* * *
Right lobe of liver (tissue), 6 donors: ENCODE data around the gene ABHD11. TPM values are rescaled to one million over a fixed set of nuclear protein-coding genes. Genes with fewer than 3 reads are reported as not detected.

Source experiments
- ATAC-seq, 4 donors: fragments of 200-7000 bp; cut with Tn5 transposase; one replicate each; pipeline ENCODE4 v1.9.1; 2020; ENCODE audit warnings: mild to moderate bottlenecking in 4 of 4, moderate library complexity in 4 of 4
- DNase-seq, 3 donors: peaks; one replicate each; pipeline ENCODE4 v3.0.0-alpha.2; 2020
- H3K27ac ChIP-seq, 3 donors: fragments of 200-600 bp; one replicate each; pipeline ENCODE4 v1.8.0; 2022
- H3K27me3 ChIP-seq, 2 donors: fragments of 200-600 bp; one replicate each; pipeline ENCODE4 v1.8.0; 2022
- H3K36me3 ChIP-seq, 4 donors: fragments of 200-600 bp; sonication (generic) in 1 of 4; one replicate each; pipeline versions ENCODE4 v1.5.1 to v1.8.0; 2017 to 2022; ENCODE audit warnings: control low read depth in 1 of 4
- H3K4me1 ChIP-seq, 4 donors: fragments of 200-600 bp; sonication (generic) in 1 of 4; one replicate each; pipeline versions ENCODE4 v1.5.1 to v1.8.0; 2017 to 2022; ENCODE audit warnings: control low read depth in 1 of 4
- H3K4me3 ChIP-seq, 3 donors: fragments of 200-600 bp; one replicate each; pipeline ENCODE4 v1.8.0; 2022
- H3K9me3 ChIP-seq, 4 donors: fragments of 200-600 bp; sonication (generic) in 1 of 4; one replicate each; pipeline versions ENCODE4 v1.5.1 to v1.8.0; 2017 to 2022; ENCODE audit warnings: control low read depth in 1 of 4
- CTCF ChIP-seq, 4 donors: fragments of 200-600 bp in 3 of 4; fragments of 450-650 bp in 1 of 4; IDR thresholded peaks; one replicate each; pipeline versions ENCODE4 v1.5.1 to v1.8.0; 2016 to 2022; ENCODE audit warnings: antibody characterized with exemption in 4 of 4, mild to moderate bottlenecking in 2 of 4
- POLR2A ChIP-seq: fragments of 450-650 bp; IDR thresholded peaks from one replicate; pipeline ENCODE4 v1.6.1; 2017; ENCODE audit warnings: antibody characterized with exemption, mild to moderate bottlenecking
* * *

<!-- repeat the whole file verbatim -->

Right lobe of liver (tissue), 6 donors: ENCODE data around the gene ABHD11. TPM values are rescaled to one million over a fixed set of nuclear protein-coding genes. Genes with fewer than 3 reads are reported as not detected.

Source experiments
- ATAC-seq, 4 donors: fragments of 200-7000 bp; cut with Tn5 transposase; one replicate each; pipeline ENCODE4 v1.9.1; 2020; ENCODE audit warnings: mild to moderate bottlenecking in 4 of 4, moderate library complexity in 4 of 4
- DNase-seq, 3 donors: peaks; one replicate each; pipeline ENCODE4 v3.0.0-alpha.2; 2020
- H3K27ac ChIP-seq, 3 donors: fragments of 200-600 bp; one replicate each; pipeline ENCODE4 v1.8.0; 2022
- H3K27me3 ChIP-seq, 2 donors: fragments of 200-600 bp; one replicate each; pipeline ENCODE4 v1.8.0; 2022
- H3K36me3 ChIP-seq, 4 donors: fragments of 200-600 bp; sonication (generic) in 1 of 4; one replicate each; pipeline versions ENCODE4 v1.5.1 to v1.8.0; 2017 to 2022; ENCODE audit warnings: control low read depth in 1 of 4
- H3K4me1 ChIP-seq, 4 donors: fragments of 200-600 bp; sonication (generic) in 1 of 4; one replicate each; pipeline versions ENCODE4 v1.5.1 to v1.8.0; 2017 to 2022; ENCODE audit warnings: control low read depth in 1 of 4
- H3K4me3 ChIP-seq, 3 donors: fragments of 200-600 bp; one replicate each; pipeline ENCODE4 v1.8.0; 2022
- H3K9me3 ChIP-seq, 4 donors: fragments of 200-600 bp; sonication (generic) in 1 of 4; one replicate each; pipeline versions ENCODE4 v1.5.1 to v1.8.0; 2017 to 2022; ENCODE audit warnings: control low read depth in 1 of 4
- CTCF ChIP-seq, 4 donors: fragments of 200-600 bp in 3 of 4; fragments of 450-650 bp in 1 of 4; IDR thresholded peaks; one replicate each; pipeline versions ENCODE4 v1.5.1 to v1.8.0; 2016 to 2022; ENCODE audit warnings: antibody characterized with exemption in 4 of 4, mild to moderate bottlenecking in 2 of 4
- POLR2A ChIP-seq: fragments of 450-650 bp; IDR thresholded peaks from one replicate; pipeline ENCODE4 v1.6.1; 2017; ENCODE audit warnings: antibody characterized with exemption, mild to moderate bottlenecking